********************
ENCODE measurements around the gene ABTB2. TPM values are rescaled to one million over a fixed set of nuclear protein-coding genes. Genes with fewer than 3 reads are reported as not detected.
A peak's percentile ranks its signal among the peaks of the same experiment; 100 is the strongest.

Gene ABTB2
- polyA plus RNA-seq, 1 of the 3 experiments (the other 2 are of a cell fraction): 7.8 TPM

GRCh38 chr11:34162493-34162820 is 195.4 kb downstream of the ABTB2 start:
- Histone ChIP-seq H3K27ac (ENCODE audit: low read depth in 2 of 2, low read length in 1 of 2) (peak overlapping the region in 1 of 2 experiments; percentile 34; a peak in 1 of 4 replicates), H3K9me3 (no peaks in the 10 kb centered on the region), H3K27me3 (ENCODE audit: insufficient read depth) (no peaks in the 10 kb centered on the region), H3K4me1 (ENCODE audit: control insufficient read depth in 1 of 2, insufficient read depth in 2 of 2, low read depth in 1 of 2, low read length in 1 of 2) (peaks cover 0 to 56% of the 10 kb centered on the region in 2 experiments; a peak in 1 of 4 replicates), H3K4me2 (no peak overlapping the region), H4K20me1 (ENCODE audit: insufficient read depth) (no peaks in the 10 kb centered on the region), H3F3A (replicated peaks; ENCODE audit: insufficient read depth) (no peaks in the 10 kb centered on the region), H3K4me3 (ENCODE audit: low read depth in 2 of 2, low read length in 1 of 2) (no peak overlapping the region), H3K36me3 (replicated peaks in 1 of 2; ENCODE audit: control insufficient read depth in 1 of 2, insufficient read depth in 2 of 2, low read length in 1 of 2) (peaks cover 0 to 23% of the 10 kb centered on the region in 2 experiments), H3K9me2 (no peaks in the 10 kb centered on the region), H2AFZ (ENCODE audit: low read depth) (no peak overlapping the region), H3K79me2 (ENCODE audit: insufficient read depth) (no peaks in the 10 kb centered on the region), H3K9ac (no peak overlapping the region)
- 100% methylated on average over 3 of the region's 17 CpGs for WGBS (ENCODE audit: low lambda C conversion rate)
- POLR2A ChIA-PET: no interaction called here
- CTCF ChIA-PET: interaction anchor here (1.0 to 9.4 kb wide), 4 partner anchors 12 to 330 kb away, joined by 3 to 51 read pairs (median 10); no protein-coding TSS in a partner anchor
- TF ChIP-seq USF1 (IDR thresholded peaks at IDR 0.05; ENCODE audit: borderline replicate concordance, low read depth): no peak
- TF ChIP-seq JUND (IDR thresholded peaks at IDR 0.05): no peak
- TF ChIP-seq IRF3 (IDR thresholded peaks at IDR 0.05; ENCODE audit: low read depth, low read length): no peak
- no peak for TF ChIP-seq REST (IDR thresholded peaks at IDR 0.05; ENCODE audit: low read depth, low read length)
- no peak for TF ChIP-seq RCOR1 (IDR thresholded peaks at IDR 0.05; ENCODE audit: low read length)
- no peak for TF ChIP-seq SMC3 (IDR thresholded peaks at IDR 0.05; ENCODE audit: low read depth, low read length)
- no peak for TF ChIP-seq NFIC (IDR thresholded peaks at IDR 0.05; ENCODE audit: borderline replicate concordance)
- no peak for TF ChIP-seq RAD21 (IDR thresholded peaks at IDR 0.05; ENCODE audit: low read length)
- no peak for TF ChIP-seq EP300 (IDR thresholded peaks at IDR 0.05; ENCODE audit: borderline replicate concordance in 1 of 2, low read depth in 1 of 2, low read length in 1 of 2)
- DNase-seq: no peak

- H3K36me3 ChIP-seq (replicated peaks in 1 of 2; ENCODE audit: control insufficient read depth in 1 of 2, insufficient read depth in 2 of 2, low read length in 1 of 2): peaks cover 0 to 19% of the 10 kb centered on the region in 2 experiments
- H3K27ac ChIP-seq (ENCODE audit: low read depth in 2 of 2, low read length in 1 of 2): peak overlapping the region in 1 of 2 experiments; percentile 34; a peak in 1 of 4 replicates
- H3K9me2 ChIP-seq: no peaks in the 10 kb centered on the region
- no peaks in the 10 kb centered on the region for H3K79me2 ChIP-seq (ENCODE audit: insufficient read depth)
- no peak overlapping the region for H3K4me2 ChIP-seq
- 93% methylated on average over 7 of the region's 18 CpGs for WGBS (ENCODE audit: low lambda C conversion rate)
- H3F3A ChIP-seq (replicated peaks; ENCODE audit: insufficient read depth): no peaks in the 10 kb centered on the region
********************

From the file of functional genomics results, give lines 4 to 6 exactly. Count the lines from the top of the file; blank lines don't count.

- polyA plus RNA-seq, 1 of the 3 experiments (the other 2 are of a cell fraction): 7.8 TPM

GRCh38 chr11:34162493-34162820 is 195.4 kb downstream of the ABTB2 start:
- Histone ChIP-seq H3K27ac (ENCODE audit: low read depth in 2 of 2, low read length in 1 of 2) (peak overlapping the region in 1 of 2 experiments; percentile 34; a peak in 1 of 4 replicates), H3K9me3 (no peaks in the 10 kb centered on the region), H3K27me3 (ENCODE audit: insufficient read depth) (no peaks in the 10 kb centered on the region), H3K4me1 (ENCODE audit: control insufficient read depth in 1 of 2, insufficient read depth in 2 of 2, low read depth in 1 of 2, low read length in 1 of 2) (peaks cover 0 to 56% of the 10 kb centered on the region in 2 experiments; a peak in 1 of 4 replicates), H3K4me2 (no peak overlapping the region), H4K20me1 (ENCODE audit: insufficient read depth) (no peaks in the 10 kb centered on the region), H3F3A (replicated peaks; ENCODE audit: insufficient read depth) (no peaks in the 10 kb centered on the region), H3K4me3 (ENCODE audit: low read depth in 2 of 2, low read length in 1 of 2) (no peak overlapping the region), H3K36me3 (replicated peaks in 1 of 2; ENCODE audit: control insufficient read depth in 1 of 2, insufficient read depth in 2 of 2, low read length in 1 of 2) (peaks cover 0 to 23% of the 10 kb centered on the region in 2 experiments), H3K9me2 (no peaks in the 10 kb centered on the region), H2AFZ (ENCODE audit: low read depth) (no peak overlapping the region), H3K79me2 (ENCODE audit: insufficient read depth) (no peaks in the 10 kb centered on the region), H3K9ac (no peak overlapping the region)